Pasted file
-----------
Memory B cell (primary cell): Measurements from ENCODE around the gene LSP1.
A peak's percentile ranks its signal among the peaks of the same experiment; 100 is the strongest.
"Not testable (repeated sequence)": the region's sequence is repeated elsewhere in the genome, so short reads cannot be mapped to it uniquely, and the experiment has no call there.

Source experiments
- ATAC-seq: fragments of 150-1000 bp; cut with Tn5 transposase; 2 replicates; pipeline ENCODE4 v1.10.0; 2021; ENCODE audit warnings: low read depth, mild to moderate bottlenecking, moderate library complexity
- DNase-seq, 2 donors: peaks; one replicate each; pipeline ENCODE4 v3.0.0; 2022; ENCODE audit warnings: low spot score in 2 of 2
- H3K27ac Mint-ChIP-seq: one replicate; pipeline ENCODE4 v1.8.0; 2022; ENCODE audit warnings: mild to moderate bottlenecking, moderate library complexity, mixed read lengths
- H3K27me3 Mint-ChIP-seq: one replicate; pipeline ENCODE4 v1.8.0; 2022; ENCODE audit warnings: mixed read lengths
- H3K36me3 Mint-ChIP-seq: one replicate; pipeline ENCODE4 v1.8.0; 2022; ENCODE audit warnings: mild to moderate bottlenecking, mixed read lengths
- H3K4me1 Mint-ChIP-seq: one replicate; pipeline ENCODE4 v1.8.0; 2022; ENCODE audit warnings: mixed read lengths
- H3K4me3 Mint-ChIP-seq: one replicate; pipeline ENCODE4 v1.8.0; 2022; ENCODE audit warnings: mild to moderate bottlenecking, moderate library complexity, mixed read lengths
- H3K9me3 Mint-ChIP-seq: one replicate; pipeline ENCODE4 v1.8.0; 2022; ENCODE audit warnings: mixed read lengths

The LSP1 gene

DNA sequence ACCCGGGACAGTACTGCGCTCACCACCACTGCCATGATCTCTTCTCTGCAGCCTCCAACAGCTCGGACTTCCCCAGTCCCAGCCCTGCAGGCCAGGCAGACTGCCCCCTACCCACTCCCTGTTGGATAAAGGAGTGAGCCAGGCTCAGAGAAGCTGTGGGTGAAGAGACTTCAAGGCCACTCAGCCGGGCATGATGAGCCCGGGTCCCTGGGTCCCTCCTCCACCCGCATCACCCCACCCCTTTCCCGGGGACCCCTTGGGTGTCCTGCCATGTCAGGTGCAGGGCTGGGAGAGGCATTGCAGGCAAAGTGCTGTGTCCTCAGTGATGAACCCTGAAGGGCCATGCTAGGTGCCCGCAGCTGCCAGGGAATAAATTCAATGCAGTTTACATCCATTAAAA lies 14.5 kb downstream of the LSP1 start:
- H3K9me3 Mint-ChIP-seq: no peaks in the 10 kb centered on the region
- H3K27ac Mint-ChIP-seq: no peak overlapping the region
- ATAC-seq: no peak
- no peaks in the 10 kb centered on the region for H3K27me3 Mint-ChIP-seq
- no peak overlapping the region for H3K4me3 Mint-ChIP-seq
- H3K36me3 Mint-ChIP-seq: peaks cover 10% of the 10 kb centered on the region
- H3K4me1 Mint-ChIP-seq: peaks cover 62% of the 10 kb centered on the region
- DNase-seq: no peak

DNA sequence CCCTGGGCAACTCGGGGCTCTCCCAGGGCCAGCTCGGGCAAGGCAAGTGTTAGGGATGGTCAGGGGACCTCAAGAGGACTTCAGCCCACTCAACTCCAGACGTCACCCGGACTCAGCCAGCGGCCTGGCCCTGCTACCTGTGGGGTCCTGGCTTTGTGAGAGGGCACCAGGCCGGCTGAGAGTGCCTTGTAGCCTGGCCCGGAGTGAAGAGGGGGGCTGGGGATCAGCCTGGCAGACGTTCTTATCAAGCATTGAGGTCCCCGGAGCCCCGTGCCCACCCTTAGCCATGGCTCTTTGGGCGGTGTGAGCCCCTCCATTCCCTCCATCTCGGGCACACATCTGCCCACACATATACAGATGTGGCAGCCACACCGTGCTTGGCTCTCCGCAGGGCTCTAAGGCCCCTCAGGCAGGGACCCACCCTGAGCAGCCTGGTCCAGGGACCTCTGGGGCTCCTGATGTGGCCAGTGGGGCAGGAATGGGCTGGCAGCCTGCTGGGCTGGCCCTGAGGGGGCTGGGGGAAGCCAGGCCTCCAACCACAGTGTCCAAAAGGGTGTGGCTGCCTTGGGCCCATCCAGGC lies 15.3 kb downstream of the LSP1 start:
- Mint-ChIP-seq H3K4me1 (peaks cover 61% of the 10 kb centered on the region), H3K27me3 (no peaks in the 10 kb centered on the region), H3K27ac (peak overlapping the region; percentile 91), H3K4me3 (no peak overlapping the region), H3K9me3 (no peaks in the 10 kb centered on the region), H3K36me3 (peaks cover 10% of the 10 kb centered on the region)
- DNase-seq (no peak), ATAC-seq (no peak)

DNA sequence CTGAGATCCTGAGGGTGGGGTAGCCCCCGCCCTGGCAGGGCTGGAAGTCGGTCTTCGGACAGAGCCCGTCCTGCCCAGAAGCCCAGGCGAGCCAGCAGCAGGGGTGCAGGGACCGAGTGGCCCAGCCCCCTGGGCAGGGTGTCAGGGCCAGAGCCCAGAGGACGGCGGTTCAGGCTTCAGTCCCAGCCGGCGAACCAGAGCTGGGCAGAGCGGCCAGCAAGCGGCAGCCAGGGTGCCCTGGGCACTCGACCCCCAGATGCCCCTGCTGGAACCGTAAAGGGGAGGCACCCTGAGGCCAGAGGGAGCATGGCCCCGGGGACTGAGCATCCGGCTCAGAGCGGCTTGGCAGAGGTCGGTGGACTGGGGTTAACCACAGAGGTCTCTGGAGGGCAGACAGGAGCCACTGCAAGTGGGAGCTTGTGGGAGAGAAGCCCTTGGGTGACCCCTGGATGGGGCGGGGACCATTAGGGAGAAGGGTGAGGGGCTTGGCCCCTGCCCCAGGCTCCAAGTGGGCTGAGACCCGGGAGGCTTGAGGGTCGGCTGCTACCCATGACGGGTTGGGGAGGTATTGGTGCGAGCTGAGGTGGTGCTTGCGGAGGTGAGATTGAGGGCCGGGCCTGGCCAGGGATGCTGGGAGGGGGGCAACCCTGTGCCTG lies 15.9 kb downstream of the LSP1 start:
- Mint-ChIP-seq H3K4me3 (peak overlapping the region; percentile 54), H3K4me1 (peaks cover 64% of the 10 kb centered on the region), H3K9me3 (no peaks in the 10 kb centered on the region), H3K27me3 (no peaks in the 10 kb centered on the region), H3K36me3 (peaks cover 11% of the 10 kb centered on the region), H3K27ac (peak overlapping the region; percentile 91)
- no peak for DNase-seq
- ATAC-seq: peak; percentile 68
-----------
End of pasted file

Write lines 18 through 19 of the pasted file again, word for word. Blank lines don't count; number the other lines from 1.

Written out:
- no peaks in the 10 kb centered on the region for H3K27me3 Mint-ChIP-seq
- no peak overlapping the region for H3K4me3 Mint-ChIP-seq